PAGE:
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Lost Command


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Product Details

  • Actors: Anthony Quinn, Alain Delon, George Segal, Michèle Morgan, Maurice Ronet
  • Directors: Mark Robson
  • Writers: Jean Lartéguy, Nelson Gidding
  • Producers: Mark Robson, John R. Sloan
  • Format: Multiple Formats, Closed-captioned, Color, DTS Surround Sound, NTSC, Subtitled, Widescreen
  • Language: English
  • Subtitles: English, French, Korean, Portuguese, Spanish
  • Subtitles for the Hearing Impaired: English
  • Region: Region 1 encoding (US and Canada only)
    PLEASE NOTE:
    Some Region 1 DVDs may contain Regional Coding Enhancement (RCE). Some, but not all, of our international customers have had problems playing these enhanced discs on what are called "region-free" DVD players. For more information on RCE, click .
  • Aspect Ratio: 2.35:1
  • Number of discs: 1
  • Rated: Unrated
  • Studio: Sony Pictures Home Entertainment
  • DVD Release Date: January 1, 2002
  • Run Time: 129 minutes
  • Average Customer Review: 4.0 out of 5 stars  See all reviews (49 customer reviews)
  • ASIN: B000066C6H
  • Amazon Best Sellers Rank: #26,956 in Movies & TV (See Top 100 in Movies & TV)
  • Learn more about "Lost Command" on IMDb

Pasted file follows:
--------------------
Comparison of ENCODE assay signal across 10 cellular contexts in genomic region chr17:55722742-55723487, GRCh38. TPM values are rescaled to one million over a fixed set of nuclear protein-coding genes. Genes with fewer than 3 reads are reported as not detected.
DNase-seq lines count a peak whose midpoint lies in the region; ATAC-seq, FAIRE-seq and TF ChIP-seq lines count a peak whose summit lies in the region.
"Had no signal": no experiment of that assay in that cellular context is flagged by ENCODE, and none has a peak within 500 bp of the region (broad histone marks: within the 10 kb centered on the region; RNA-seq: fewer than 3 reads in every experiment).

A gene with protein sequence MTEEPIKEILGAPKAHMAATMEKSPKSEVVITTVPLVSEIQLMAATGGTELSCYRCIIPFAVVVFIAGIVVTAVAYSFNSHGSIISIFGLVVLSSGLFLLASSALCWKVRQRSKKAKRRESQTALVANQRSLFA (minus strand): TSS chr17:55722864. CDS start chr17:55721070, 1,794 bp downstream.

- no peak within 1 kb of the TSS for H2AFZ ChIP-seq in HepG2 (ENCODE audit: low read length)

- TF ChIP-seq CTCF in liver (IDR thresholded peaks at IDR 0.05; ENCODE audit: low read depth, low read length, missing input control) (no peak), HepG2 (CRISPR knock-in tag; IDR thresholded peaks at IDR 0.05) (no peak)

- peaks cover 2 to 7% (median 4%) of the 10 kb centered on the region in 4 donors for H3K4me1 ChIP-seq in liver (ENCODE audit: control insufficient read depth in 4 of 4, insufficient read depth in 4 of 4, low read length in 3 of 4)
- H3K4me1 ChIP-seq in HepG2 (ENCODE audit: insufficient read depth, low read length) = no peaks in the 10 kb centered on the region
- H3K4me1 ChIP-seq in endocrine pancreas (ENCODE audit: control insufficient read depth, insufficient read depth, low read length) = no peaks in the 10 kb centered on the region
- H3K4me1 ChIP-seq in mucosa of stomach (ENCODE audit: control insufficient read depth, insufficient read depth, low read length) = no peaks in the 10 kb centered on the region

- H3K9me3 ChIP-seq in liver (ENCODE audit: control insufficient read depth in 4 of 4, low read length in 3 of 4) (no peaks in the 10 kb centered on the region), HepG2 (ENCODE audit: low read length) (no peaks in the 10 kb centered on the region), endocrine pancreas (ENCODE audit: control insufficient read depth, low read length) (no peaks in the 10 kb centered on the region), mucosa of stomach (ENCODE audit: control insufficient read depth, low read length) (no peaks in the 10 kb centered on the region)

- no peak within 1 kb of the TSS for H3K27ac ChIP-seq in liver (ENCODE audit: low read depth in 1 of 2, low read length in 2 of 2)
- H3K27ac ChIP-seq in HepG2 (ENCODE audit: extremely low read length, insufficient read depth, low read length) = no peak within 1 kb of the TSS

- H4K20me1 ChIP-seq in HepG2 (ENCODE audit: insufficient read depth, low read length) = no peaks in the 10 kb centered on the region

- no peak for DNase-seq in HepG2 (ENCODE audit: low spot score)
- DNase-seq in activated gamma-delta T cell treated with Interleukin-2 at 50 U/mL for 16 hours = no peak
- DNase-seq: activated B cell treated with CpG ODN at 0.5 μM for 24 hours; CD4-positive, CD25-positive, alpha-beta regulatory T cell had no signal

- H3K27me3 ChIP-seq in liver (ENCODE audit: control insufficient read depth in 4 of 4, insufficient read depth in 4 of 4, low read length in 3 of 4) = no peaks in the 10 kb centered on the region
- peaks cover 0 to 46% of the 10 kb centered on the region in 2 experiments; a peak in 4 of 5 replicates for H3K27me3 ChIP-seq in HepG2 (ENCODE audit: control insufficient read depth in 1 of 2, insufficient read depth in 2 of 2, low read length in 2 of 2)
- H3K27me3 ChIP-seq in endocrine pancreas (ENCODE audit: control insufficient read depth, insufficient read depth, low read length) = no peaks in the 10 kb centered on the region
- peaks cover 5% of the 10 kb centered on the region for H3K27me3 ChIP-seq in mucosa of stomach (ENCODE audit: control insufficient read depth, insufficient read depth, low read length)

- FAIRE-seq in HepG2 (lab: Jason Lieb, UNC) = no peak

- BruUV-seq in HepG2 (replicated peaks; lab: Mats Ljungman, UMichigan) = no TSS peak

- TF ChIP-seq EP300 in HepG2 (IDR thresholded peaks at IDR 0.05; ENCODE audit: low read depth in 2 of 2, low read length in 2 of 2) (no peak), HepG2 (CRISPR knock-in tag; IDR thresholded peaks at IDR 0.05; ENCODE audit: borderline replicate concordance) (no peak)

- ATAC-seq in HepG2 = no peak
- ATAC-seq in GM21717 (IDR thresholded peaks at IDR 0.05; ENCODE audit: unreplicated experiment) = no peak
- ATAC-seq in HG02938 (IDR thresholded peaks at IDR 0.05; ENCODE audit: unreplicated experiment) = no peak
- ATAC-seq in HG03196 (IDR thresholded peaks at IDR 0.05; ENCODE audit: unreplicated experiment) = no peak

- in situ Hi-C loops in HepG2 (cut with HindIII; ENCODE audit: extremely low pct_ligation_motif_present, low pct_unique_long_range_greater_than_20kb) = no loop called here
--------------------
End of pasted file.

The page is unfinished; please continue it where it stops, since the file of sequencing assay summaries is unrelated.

Special Features

None.

Editorial Reviews

Academy Award(r) winner Anthony Quinn gives one of his best performances as Lieutenant Colonel PierreRaspeguy, a hardheaded officer determined to become a hero at any cost in this dramatic war saga. After Lt. Col. Raspeguy leads his defeated and humiliated French army out of Indochina, he learns that he's been relieved of his command. He gets another chance to prove himself when he meets and fallsin love with a French countess (Michele Morgan), who finagles a new position for him in Algeria. There, Lt. Col. Raspeguy persuades two wartime buddies to join him in shaping up a ragtag unit. Eventually he is forced to confront an Arab terrorist (George Segal) attempting to oust the French from Algeria. Now, in his desperate struggle to achieve victory, Lt. Col. Raspeguy launches a bloody battleagainst the terrorist rebel forces. With strong technical merit and outstanding performances throughout, LOST COMMAND vividly illustrates man's inhumanity to man... for the sake of personal glory.